APPEAL from the Circuit Court of De Kalb County; the Hon. CARL
A. SWANSON, JR., Judge, presiding.
MR. JUSTICE SEIDENFELD DELIVERED THE OPINION OF THE COURT:
Jimmy R. Hughes, a/k/a James Bolton, was convicted of burglary after a jury trial, and sentenced to 3-10 years in the penitentiary. Appealing, he claims error in denying his motion for a new trial based on newly discovered evidence; and contends that he was not proven guilty beyond a reasonable doubt, that he was deprived of a fair trial by the improper admission of evidence of his prior record and prejudicial testimony that he had exercised his right to remain silent, and that his trial counsel was incompetent.
The charged burglary occurred about 9:45 P.M., February 5, 1969, at the Fairdale Grocery Store located on the north side of Route 72 in Fairdale, Illinois. The store adjoined "Club 72", a tavern. Mrs. Roger Littlejohn, who lived across the road from the tavern, testified for the State that she saw a light colored Chevrolet station wagon pull off Highway 72 and park in front of the tavern. After a few minutes the car backed and re-parked, facing the lean-to on the side of Club 72; then after another few minutes backed in toward the tavern and again parked facing the grocery store. She saw two men leave the car and go to the back of the store. The witness, continuing her narrative, said:
"So I didn't pay very much attention after that until they was a car parking at the tavern, down by the tavern door, and that gentleman come out and come in the car and started it and went down by the store. When this gentleman started the car, evidently there was someone in this parked car, and he flashed the blinkers twice, and that made me wonder what was going on. So I watched then, and after a while I seen a gentleman run from the car to the store, * * *."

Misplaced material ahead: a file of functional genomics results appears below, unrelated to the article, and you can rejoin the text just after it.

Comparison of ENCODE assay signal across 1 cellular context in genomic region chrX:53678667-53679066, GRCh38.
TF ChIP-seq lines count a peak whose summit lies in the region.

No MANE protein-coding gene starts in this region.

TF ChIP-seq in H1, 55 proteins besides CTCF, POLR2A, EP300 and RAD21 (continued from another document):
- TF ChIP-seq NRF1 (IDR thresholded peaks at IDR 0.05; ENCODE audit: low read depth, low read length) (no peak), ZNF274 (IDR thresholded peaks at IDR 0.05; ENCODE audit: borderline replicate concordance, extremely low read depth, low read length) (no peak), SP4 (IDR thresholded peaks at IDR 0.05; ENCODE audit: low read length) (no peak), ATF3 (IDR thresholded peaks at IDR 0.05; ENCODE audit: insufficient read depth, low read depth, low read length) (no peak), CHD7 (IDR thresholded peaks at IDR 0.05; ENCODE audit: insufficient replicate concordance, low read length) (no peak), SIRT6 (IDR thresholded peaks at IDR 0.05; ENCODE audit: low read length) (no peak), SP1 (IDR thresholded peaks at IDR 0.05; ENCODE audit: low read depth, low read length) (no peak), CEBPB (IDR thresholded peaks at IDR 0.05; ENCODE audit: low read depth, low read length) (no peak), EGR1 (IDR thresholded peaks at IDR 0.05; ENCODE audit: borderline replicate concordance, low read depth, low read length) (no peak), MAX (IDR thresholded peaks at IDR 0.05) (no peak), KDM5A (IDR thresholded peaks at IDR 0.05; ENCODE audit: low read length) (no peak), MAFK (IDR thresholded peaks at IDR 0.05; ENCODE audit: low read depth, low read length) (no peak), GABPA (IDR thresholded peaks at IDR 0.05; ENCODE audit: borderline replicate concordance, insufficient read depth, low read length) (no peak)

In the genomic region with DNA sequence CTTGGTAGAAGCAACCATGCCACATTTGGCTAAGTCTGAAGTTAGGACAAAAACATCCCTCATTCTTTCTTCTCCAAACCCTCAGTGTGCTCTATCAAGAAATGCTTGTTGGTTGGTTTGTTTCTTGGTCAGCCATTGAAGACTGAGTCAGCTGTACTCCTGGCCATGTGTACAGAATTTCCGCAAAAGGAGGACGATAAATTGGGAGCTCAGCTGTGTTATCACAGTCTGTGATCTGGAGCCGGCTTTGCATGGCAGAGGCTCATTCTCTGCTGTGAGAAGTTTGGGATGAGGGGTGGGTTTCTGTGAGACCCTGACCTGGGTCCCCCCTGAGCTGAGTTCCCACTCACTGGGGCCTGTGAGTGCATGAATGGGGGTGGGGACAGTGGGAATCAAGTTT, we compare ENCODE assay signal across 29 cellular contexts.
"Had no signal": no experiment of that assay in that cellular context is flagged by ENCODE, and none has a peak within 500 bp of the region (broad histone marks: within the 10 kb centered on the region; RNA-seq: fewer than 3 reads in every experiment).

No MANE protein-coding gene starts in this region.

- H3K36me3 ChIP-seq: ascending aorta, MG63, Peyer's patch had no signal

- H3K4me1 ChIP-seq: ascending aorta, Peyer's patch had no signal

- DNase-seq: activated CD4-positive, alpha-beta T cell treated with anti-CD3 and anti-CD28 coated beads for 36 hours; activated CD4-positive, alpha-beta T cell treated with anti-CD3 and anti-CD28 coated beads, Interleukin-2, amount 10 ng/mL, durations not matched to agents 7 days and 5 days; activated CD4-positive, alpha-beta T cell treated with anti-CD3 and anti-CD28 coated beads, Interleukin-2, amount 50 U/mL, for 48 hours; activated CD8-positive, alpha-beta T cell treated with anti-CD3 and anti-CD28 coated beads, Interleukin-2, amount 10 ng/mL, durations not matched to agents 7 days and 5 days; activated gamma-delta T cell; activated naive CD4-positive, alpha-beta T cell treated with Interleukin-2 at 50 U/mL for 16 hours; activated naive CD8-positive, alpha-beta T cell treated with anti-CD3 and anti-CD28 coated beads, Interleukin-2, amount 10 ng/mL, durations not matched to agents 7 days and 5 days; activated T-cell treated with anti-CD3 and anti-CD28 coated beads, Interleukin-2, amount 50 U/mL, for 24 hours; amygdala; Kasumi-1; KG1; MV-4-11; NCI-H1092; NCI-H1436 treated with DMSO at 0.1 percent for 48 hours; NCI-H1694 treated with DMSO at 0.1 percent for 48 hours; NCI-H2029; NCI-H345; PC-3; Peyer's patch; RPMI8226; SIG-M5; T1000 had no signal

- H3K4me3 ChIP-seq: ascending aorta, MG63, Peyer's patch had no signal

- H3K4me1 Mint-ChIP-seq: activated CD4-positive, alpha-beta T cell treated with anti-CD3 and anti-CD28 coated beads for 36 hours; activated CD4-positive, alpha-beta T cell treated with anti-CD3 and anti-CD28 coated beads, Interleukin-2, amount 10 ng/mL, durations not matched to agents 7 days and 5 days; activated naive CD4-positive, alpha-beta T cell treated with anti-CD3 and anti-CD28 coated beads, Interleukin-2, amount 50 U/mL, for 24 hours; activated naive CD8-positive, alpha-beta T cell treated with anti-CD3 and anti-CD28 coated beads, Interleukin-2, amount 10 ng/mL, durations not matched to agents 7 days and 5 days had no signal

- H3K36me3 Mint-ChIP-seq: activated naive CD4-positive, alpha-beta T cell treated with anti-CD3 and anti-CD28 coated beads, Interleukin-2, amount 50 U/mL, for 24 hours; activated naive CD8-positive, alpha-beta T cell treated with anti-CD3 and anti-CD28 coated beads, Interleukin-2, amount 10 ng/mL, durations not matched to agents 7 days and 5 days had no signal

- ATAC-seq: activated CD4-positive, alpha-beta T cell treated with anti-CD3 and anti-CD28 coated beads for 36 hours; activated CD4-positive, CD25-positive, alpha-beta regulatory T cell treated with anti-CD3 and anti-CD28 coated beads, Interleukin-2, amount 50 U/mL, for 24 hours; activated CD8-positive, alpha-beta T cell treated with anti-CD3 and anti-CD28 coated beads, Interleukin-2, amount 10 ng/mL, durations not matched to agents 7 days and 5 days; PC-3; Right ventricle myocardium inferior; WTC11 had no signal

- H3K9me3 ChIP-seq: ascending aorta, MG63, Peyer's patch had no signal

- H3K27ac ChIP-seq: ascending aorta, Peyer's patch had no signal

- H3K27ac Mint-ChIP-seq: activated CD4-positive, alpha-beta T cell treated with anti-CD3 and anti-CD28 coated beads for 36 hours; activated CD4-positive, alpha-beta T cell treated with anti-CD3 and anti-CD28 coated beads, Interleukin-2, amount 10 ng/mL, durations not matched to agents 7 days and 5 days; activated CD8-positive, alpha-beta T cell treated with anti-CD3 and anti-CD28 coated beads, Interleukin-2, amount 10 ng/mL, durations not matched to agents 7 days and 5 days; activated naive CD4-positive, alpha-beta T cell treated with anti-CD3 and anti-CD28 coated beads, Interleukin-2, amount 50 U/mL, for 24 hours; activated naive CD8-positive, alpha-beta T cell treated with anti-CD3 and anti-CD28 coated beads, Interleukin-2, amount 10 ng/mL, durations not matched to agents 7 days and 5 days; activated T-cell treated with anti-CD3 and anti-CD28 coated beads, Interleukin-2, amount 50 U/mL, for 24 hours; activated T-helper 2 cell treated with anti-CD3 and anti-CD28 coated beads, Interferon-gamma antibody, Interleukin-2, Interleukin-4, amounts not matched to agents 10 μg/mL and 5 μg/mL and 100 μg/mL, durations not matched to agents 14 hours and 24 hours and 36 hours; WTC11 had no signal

Mrs. Littlejohn then called the tavern. She saw two young men go from the tavern toward the store. The witness continued her narrative:
"I went to the window and watched, and in a short time I see this car pull up in front of the car, and one more came out there. One fell on the porch as he come out there. He got up and both got in the car and went east, * * *."
Michael Miskimon, one of the boys who came from the tavern to the grocery store in response to Mrs. Littlejohn's call, testified that he went a couple of feet inside the store, the door of which was open, and saw two men in it. He asked them what they were doing there, upon which the men inside stooped down and "froze". Miskimon returned to the tavern and told the people there to call the police. When he again emerged from the tavern the men were getting into a 1959 or 1960 Chevrolet station wagon which was parked, backed toward the tavern. The boys followed the car, which eluded them by turning off its lights, turning around in a farm yard, and heading back west toward Fairdale. The witness could not accurately describe the men in the store nor identify the defendant.
Ronald Roach, the other boy who responded to Mrs. Littlejohn's call, testified he saw a man in the store and one in the car. He then returned to the tavern. Upon leaving the tavern again, Roach saw a man wearing a black coat with a white or yellow band leave the store and enter the car, which had pulled over in front of it. He identified the car as a 1959 or 1960 greenish-blue and white station wagon with no license plates, and indicated this was the same car he saw at the scene of an accident sometime after it eluded them when he and several others attempted to follow it.